Boeing: Profits 1st, Safety 2nd? (Part 3)

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Message 2096393 - Posted: 23 Mar 2022, 23:20:27 UTC

Reports just coming in now from an analysis of radar tracking have estimated that the plane hit the ground at between 1,000-1,100km/h, black boxes are only designed to survive an impact of 499km/h.
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Message 2096398 - Posted: 24 Mar 2022, 1:30:33 UTC - in response to Message 2096393.  

Reports just coming in now from an analysis of radar tracking have estimated that the plane hit the ground at between 1,000-1,100km/h, black boxes are only designed to survive an impact of 499km/h.
540knots.

You might think Vne could be found on the web, secret number. Vmo is 340knots IAS. The radar data would be TAS +/- wind. To convert pressure altitude and temperature are needed.
As the altitude wasn't that high, the airplane was well above Vmo and likely well above Vne. Very well built as it appeared to be largely in one piece.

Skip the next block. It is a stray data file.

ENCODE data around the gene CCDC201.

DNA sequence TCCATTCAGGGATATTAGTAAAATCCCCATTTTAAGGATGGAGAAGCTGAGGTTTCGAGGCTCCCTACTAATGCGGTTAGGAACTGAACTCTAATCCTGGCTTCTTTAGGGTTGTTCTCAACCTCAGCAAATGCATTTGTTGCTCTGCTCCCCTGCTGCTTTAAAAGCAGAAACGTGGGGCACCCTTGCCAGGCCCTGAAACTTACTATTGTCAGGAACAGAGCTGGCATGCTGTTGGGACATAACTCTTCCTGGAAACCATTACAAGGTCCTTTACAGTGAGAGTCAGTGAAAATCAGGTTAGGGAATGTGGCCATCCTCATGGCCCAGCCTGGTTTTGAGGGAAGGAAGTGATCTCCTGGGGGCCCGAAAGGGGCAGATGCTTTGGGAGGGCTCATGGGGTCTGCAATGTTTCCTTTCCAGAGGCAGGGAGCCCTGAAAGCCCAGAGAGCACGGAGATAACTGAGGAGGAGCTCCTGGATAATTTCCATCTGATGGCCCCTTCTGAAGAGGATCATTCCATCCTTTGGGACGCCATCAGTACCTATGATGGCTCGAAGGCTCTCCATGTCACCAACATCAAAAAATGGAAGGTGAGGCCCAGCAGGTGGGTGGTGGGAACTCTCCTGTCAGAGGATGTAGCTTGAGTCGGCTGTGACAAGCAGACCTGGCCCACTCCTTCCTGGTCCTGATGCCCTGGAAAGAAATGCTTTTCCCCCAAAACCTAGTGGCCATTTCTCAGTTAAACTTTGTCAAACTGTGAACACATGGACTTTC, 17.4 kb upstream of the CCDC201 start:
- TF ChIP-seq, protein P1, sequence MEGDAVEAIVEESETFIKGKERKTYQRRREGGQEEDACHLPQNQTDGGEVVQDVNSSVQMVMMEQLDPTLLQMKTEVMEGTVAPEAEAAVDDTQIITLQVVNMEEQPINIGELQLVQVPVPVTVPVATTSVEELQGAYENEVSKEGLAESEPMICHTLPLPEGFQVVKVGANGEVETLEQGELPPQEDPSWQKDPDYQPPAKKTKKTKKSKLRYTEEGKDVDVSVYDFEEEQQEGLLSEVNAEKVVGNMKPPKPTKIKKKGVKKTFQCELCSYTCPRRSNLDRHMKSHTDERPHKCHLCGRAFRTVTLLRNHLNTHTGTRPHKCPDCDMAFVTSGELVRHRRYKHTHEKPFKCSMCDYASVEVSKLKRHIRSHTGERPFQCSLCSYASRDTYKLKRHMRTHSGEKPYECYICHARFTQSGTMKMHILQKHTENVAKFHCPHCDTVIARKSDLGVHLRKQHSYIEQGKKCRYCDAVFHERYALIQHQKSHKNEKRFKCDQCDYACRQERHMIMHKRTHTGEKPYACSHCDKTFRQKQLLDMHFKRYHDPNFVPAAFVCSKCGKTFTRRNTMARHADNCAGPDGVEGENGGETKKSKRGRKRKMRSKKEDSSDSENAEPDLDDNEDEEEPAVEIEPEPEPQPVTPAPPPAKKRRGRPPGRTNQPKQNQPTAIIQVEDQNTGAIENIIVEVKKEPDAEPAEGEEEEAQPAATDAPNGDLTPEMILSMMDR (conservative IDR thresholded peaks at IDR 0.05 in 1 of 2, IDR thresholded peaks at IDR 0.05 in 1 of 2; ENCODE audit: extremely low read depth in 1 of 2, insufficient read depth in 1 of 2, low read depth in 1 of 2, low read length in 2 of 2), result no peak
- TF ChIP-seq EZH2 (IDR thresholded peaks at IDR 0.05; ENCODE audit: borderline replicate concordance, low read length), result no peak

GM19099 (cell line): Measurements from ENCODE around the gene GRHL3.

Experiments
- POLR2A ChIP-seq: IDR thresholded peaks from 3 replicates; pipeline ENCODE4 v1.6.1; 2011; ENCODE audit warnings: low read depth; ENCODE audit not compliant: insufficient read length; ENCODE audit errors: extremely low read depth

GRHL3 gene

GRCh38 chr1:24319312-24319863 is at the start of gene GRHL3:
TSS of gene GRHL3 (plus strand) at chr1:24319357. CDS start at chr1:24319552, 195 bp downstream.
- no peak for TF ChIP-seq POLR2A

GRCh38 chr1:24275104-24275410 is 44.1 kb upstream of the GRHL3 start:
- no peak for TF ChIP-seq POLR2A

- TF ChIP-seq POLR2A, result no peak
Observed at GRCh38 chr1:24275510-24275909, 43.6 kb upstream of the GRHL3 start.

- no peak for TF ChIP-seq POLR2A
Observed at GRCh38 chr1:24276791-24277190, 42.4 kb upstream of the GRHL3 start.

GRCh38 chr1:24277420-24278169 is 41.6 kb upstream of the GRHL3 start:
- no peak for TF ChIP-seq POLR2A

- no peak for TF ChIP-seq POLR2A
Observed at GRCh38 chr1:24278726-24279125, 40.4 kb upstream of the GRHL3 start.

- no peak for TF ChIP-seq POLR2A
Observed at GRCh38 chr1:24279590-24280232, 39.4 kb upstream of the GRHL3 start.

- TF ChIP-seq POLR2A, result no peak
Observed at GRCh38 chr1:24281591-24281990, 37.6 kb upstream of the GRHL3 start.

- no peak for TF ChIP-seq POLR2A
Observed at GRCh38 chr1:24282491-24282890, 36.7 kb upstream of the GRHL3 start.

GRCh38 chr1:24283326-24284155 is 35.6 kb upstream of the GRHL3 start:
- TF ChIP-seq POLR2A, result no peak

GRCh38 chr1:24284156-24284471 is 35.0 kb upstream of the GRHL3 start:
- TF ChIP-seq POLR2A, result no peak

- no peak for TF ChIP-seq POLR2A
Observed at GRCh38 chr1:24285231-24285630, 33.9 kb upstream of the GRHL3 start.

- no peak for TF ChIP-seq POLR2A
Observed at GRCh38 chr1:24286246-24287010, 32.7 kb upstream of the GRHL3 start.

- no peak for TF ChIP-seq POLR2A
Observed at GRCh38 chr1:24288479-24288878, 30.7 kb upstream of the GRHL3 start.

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Message 2096452 - Posted: 24 Mar 2022, 16:08:18 UTC
Last modified: 24 Mar 2022, 16:15:49 UTC

Latest update:

China plane crash...
wrote:
... It is hoped the cockpit voice recorder, recovered intact, will yield clues. It was damaged on the outside but its internal records appeared to be fine, officials said. It has been sent to Beijing for its data to be analysed...

... aviation officials said there hadn't been any weather or other hazards endured by the flight on its route path. China Eastern said the Boeing 737-800 plane, less than seven years old, had also passed all pre-flight checks.